The Impact of Baby Boomers

Did you know that 1 in 5 people in the North America workforce is of retirement age?

Toffler Associates remind us that 21.7% of the workforce n 2014 were between 65 and and 74 years of age. A common theme in my work is the need for organizations to leverage an increasingly multi-generational workforce. The infographic below provides a useful reminder about the impacts an aging society will have on our lives and our organizations.

 

 


Head ShotDr. Jeff Suderman is a futurist, consultant, and professor who works in the field of organizational development. He partners with clients to improve culture, leadership, teamwork, organizational alignment, strategy and organizational future-readiness. He resides in Palm Desert, California. Twitter: @jlsuderman Email: jeff@jeffsuderman.com

Source: Toffler Associates

Defining Workplace Generations: Infographic

A common theme in my work relates to the complexities of leading an inter-generational workforce. We use different terms to describe these collections of unique mindsets and values – the younger generation, Gen Y, Gen X and Boomers to name a few. However, sometimes we sling around these terms without fully understanding who they really apply to. Are Gen Y and Millennials synonyms? What do we call those born before Baby Boomers?

A recent article in The Atlantic revealed that much of the confusion about generations is merited because there aren’t definitive terms. Since generations are simply artificial monikers that we use to describe a similar group of people, there is no legal or official version of what years these so-called generations span (with the exception of Baby Boomers – they are the only official generational category used by the US Census Bureau – source: Bump). In fact, most of the definitions we use find their origins in popular media.

However, I have co-created the following chart as a means to provide some common language around this issue. So here are seven generations and their approximate time spans.

Generations with Suderman

While a lot of talk is still focused on Gen Y and Gen Z, I am personally very interested in the generation which will follow them. “Futurist, demographer, and TEDx speaker Mark McCrindle is leading the campaign to call anyone born after 2010 a part of Generation Alpha. According to him, 2.5 million Alphas are born around the globe every week” (Strebenz). Everyone born since 2010 falls into the Alpha category (as will anyone born until 2030).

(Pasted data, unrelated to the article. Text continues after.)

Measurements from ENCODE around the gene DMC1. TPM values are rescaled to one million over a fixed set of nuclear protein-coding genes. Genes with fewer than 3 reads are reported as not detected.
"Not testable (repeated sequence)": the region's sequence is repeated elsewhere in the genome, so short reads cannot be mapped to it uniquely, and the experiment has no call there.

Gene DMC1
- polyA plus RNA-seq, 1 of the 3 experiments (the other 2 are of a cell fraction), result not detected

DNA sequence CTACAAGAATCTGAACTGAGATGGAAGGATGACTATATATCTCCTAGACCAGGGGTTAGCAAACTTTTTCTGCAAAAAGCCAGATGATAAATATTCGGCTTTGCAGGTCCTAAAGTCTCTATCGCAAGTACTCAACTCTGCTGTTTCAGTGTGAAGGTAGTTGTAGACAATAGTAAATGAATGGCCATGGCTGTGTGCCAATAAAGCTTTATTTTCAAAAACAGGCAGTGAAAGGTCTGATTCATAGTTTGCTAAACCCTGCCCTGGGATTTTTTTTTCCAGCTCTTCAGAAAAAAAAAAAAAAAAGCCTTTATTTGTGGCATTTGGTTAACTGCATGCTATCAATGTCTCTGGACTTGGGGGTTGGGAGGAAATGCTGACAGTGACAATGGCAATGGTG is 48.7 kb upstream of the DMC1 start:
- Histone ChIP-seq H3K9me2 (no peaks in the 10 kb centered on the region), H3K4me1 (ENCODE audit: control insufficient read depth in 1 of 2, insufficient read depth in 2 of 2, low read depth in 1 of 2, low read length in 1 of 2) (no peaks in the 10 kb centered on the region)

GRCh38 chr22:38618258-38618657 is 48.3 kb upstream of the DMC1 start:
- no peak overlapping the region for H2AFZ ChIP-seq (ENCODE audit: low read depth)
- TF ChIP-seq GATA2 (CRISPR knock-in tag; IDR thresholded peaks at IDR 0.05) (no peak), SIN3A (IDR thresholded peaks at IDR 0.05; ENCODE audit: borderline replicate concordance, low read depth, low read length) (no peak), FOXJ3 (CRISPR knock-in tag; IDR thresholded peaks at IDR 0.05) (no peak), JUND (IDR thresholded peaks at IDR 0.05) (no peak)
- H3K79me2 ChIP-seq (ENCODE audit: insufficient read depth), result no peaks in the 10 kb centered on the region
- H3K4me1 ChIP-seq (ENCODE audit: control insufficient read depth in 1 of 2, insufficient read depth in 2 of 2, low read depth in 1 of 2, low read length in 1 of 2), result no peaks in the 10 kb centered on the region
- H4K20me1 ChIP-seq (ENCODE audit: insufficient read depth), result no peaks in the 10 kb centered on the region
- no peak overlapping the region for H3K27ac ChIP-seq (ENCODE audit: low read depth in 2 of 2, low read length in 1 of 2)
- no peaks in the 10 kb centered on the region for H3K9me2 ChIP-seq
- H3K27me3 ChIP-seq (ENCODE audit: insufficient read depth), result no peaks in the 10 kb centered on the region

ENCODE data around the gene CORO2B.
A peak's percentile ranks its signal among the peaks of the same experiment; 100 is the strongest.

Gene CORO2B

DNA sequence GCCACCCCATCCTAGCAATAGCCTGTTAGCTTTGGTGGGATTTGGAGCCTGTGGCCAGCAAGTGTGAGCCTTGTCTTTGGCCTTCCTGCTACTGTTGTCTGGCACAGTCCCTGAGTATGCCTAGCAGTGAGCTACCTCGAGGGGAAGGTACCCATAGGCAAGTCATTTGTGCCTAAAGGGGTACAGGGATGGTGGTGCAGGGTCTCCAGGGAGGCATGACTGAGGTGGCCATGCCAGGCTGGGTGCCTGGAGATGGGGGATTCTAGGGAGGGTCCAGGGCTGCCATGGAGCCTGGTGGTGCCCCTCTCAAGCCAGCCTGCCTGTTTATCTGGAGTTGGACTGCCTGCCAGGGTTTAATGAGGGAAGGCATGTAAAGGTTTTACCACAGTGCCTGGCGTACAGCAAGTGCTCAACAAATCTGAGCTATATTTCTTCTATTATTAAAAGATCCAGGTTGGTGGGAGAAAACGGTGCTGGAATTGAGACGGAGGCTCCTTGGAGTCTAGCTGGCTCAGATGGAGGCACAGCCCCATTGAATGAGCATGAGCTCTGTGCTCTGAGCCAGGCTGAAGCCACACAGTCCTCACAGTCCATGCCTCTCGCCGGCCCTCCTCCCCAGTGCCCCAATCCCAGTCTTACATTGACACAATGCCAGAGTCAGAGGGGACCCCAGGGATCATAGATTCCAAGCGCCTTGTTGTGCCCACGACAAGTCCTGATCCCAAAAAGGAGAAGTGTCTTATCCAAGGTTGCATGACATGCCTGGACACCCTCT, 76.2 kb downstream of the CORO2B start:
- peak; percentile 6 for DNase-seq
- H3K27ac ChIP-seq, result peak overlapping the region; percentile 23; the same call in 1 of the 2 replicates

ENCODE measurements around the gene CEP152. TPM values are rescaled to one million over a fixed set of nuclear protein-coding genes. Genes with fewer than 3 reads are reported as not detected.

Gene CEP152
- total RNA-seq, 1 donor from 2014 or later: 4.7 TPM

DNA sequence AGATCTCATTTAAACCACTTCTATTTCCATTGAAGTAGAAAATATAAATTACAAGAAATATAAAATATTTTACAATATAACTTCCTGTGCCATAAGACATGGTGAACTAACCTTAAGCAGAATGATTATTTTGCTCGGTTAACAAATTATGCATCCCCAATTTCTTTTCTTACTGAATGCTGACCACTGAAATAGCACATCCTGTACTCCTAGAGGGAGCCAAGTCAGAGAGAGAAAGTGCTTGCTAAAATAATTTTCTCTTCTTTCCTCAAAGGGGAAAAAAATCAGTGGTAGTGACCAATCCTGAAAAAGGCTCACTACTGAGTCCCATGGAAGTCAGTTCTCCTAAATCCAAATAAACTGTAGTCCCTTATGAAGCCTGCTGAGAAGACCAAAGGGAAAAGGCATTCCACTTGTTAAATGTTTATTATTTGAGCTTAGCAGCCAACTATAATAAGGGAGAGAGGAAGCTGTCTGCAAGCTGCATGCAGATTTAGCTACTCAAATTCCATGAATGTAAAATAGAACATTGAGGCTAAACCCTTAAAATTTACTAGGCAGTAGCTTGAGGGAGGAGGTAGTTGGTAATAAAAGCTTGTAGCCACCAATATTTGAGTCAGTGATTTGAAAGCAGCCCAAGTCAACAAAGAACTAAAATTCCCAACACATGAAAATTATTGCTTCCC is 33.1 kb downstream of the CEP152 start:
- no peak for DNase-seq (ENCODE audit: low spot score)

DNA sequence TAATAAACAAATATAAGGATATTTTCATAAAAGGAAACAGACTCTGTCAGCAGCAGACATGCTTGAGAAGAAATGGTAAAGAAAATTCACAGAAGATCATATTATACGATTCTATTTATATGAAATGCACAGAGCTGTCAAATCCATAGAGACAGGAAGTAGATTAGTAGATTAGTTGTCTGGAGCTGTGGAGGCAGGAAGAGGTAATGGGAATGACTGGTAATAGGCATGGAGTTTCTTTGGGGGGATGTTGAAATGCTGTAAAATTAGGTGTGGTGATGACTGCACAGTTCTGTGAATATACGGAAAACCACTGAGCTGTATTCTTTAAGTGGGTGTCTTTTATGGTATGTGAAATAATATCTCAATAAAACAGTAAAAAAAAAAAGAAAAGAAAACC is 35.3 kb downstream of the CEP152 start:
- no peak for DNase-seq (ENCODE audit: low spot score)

Effective organizations learn to harness the collective strengths of all the generations they have in their workforce! Contact me if you would like to discuss how to lead lead an increasingly inter-generational workforce!

In an upcoming post I will discuss more details about how different generations impact our workplace. Subscribe to my blog to stay in the loop!


Head ShotJeff Suderman is a futurist, professor, consultant and pracademic who works in the field of organizational development. He works with clients to improve leadership, teamwork, organizational alignment, strategy and organizational Future-Readiness (and he loves great customer service!). He resides in Palm Desert, California. Twitter: @jlsuderman. Email: jeff@jeffsuderman.com

Sources:

Bump, Philip (March 25, 2014). Here Is When Each Generation Begins and Ends, According to Facts. The Atlantic on-line.

McCrindle, Mark (March 22, 2016). Gen Z & Gen Alpha Infographic. The McCrindle Blog on-line.

Strebenz, Christina (Dec. 5, 2015). Here’s who comes after Generation Z — and they’ll be the most transformative age group ever. Business Insider on-line.